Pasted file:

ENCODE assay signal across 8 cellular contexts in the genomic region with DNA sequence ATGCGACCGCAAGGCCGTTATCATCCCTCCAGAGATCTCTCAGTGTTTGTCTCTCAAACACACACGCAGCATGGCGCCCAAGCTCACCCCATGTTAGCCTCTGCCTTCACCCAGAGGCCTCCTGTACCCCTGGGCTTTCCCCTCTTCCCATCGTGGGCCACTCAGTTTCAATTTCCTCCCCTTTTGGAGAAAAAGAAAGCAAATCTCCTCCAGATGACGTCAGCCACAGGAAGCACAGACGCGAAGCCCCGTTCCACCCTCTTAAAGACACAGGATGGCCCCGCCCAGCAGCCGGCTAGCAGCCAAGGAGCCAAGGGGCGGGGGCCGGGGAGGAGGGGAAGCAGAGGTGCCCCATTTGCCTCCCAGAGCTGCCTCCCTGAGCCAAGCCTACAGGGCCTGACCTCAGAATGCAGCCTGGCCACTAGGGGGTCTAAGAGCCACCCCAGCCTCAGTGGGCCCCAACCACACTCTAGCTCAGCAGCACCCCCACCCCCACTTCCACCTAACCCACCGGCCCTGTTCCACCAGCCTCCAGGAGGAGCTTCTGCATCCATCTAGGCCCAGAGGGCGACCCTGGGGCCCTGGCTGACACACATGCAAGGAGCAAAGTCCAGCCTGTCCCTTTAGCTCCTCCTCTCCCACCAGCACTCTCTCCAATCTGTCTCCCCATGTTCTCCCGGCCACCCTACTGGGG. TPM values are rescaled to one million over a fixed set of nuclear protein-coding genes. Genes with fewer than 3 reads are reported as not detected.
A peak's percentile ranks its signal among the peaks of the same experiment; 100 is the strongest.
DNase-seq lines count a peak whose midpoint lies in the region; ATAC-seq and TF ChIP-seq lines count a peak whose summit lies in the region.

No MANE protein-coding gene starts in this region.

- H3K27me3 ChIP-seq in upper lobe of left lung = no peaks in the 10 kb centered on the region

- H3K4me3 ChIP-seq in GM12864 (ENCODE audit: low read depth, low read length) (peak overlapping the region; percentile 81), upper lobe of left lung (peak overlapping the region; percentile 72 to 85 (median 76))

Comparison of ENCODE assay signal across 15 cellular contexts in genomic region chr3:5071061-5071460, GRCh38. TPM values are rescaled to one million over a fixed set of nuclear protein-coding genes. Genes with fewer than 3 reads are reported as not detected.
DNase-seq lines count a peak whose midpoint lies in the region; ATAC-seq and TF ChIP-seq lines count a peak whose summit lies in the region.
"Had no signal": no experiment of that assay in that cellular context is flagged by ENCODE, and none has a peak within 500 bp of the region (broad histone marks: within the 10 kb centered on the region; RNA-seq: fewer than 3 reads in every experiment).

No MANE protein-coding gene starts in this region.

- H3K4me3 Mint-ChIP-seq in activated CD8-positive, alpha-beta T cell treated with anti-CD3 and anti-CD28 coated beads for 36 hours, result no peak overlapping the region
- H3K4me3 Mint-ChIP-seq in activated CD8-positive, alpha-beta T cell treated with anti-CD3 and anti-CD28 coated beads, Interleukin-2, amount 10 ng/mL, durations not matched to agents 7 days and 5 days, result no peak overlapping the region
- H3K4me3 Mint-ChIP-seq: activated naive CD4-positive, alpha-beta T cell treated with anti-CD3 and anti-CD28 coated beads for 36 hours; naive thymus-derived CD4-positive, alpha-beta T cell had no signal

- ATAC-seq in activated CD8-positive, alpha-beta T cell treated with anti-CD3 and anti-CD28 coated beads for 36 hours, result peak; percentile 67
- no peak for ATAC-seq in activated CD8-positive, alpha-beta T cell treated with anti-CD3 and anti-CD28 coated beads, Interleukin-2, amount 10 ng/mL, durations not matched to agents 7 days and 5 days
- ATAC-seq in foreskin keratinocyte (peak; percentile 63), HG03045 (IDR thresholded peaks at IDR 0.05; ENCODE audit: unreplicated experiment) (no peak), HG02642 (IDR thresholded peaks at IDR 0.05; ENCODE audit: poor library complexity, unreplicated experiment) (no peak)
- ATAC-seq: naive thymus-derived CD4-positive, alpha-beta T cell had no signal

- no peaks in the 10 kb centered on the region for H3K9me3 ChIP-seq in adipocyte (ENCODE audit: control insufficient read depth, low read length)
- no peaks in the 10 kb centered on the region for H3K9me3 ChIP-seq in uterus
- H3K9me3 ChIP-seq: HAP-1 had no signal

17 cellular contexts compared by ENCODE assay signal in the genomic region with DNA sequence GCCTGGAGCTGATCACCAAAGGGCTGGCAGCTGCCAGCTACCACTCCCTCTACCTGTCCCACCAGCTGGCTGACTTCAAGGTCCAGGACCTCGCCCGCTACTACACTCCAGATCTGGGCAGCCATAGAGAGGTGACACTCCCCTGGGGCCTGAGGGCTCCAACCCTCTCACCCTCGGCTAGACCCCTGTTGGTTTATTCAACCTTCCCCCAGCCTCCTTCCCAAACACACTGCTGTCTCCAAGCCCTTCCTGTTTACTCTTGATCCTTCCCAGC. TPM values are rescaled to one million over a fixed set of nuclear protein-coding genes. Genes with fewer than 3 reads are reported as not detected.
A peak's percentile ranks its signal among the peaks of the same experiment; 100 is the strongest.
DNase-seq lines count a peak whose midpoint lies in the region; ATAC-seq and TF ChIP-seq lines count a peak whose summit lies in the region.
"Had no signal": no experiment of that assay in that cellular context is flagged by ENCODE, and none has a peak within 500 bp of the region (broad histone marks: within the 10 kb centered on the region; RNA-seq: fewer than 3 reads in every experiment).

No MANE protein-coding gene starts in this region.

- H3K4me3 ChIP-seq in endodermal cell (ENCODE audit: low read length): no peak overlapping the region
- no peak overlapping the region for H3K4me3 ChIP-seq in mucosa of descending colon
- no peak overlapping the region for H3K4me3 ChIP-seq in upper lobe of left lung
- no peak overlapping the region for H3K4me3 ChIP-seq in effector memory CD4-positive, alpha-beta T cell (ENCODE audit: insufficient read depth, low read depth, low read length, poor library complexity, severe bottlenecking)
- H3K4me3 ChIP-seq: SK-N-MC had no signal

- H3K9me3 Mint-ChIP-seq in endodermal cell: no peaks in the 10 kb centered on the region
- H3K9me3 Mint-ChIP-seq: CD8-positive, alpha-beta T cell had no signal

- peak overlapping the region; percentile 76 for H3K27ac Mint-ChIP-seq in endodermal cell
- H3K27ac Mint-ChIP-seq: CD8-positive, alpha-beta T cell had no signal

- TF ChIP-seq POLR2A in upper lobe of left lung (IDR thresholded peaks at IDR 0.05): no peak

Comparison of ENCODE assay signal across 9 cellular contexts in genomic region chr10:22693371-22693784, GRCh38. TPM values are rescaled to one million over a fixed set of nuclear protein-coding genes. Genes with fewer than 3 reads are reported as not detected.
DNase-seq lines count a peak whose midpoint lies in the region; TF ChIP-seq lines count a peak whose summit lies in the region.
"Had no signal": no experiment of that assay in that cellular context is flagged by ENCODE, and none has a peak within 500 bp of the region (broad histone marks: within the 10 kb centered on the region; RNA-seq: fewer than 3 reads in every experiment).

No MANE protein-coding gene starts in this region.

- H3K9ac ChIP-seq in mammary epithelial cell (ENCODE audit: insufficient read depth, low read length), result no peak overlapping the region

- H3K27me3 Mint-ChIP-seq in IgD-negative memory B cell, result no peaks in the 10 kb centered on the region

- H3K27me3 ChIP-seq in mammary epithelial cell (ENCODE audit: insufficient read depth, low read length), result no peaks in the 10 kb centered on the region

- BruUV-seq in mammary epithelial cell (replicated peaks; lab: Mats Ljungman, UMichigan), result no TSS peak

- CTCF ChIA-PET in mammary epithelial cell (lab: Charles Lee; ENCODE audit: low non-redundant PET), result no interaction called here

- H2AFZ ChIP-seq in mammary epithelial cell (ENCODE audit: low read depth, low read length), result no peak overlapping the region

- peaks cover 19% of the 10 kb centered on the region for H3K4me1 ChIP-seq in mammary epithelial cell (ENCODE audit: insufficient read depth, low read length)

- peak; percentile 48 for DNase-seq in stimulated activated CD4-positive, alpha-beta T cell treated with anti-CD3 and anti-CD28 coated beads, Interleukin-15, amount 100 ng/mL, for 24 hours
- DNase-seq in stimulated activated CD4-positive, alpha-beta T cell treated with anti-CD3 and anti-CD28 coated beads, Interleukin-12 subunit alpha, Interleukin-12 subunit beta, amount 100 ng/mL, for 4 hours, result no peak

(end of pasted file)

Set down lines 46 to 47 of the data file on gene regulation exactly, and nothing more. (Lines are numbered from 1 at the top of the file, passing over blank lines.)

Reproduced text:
- peaks cover 19% of the 10 kb centered on the region for H3K4me1 ChIP-seq in mammary epithelial cell (ENCODE audit: insufficient read depth, low read length)

- peak; percentile 48 for DNase-seq in stimulated activated CD4-positive, alpha-beta T cell treated with anti-CD3 and anti-CD28 coated beads, Interleukin-15, amount 100 ng/mL, for 24 hours